‘Bachelor’ Alum Chris Soules Says He Had ‘Nothing Left to Live For’ After Fatal Car Crash

Chris Soules Says He Had ‘Nothing Left to Live for’ After Fatal Car Crash
Chris Soules leaves the courtroom after his sentencing was delayed, Tuesday, May 21, 2019, in Independence, Iowa Rodney White/Shutterstock

Chris Soules opened up about the 2017 car crash that killed a fellow farmer, saying he felt like he had “nothing left to live for.”

The Bachelor alum, 38, spoke to Bachelor Nation’s Ben Higgins and Ashley Iaconetti about the aftermath of the Aurora, Iowa, accident that happened when his truck rear-ended a tractor being driven by Kenneth Mosher. The 66-year-old died from his injuries and Soules was charged with leaving the scene of a fatal accident.

“There was a period after the accident that I didn’t want to get out of bed,” the season 19 Bachelor star told the pair on the Saturday, December 21, episode of their “Almost Famous” podcast. “There was no hope left in life for me. I was severely, severely depressed and scared. There was nothing left to live for.”

“But you took one day at a time,” he continued. “Luckily, I have a family that is super supportive and friends that gave everything they could to keep my head in a relatively good space. I’m not going to lie, there was moments you didn’t think it was worth waking up. The worst things you ever could possibly think, I’ve thought.”

Soules agreed to a two-year suspended sentence in August and is currently serving two years of probation.

He told Higgins and Iaconetti that the first six months after the April 2017 accident were “probably one of the lowest points” of his life.

“If there’s anyone that’s been in a fatal car accident that wishes they were not the one that died as a result of it, I think they’re a liar. It would be a lot easier,” he said. “I like to think in my heart I’m a good person and did all the right things. A lot of people were quick to judge me and said horrible things that just weren’t true and made a bad situation a lot worse for everyone.”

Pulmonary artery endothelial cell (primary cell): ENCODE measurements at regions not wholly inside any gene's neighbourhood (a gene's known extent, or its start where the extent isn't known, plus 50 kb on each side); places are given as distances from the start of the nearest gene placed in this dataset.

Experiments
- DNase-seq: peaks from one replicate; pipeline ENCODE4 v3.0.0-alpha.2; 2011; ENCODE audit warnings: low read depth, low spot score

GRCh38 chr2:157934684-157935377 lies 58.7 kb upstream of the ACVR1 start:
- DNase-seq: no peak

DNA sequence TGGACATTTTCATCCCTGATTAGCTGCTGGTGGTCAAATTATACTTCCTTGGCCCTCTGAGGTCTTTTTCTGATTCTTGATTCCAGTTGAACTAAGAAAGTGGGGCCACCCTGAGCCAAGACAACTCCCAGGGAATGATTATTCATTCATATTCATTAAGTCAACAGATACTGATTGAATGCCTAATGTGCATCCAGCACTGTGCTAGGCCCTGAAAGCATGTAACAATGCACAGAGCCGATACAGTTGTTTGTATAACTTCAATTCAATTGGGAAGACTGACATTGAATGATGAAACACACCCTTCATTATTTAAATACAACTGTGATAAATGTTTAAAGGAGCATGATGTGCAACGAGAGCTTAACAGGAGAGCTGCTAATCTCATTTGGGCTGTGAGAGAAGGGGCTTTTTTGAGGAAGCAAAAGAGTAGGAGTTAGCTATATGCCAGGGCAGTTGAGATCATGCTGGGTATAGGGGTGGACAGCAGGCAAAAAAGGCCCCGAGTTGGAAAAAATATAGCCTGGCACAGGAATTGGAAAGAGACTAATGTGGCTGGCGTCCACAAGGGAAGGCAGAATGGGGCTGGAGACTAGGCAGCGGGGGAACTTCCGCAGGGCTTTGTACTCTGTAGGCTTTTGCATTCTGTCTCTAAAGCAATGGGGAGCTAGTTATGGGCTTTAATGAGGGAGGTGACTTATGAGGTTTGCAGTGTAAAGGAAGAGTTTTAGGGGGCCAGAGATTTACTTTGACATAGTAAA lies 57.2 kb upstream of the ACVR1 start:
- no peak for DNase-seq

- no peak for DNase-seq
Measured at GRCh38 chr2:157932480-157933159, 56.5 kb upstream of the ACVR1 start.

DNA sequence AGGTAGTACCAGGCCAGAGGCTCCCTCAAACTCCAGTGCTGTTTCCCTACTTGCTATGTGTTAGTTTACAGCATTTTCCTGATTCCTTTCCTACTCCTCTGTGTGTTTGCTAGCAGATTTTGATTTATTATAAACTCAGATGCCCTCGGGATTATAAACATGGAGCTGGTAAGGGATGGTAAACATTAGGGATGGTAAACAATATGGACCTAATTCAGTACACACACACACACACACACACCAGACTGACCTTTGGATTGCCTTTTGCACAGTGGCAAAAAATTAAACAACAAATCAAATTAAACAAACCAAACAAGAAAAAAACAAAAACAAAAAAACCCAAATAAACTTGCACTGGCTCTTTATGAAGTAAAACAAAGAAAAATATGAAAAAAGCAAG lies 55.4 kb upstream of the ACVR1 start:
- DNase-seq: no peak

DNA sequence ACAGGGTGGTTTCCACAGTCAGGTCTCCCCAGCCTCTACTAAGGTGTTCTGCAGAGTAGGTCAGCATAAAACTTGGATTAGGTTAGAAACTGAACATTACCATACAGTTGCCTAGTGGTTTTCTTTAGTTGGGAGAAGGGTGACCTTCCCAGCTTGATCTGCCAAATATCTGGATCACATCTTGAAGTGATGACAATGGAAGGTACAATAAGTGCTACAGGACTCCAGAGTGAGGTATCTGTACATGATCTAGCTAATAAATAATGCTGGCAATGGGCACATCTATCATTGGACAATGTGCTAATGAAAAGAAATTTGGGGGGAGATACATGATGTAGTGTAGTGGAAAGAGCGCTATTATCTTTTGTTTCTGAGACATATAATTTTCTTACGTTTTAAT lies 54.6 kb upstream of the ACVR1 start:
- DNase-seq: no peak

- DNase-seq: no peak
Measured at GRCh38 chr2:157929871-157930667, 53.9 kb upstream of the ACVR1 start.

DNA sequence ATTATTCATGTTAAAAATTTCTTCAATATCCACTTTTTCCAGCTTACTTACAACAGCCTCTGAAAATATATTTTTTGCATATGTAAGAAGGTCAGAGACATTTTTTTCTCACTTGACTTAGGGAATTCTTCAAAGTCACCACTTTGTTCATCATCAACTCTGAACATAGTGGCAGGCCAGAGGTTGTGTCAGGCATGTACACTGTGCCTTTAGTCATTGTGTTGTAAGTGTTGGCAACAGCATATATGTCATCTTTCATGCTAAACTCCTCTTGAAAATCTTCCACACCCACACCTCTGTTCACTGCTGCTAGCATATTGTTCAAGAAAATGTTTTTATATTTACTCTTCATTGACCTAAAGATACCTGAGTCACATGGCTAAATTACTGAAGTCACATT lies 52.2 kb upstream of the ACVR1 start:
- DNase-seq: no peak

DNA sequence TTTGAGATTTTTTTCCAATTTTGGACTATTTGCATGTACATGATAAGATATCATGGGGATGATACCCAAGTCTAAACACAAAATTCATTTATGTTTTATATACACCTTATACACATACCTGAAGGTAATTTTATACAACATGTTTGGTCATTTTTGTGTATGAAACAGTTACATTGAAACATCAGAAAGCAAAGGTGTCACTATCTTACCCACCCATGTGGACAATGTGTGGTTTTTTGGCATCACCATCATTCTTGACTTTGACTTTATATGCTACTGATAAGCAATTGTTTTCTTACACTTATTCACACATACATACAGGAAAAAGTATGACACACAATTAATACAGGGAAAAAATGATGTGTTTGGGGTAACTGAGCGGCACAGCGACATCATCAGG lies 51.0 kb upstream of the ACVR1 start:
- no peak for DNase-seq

He spoke slowly as he tried to find the words to describe the emotional turmoil he’s been through.

“It’s something that I’ll never forget and I still struggle to move on from. It’s something I’ll think about forever. Every day. And will think about forever. I can’t say enough how much I could take that evening back. I think both parties involved wish that evening hadn’t occurred,” he continued. “But life is about, not the tragedies that you’ve been through, it’s about what you do afterwards and how you move forward. All you can do is pray, work hard and focus on being a better person. That’s been my focus in the past two years and I will continue to do that and appreciate the little things in life and try to get better.”

Soules, who competed for Andi Dorfman’s heart in season 10 of The Bachelorette, looked back at his legal battle over the past two years that saw him initially charged with a Class D felony and facing up to five years in prison before the prosecutor amended the charge down to a misdemeanor.

“It’s hard to actually paint a true picture. The will to really get out of bed, you just feel like there’s no reason to be around. You are stuck in limbo with constant legal interactions, the thoughts of the accident that never go away, you have everything hanging over your head,” he added. “It felt like a million pounds on my shoulders, just not being able to focus on anything and really not feeling like you have any motivation to be anybody or do anything. Just constant pain in your heart and your head. Not being a good decent person to be around, angry at myself, feeling that I let everyone in my life down and caused a lot of pain for a lot of people.”

“It’s been a tragedy,” the Dancing With the Stars alum said. “A tragedy that two families were caught up in. An unavoidable situation that words can’t really describe how challenging it has been I’m sure for both my family and the other people involved. The lows have been really low but we’ve stuck together as a family and both families are having an opportunity to heal as much as humanly possible from something that you really can’t 100 percent heal from.”

“Hopefully as time goes on there’ll be closure between myself and the Mosher family,” Soules said. “I feel that that day will come.”

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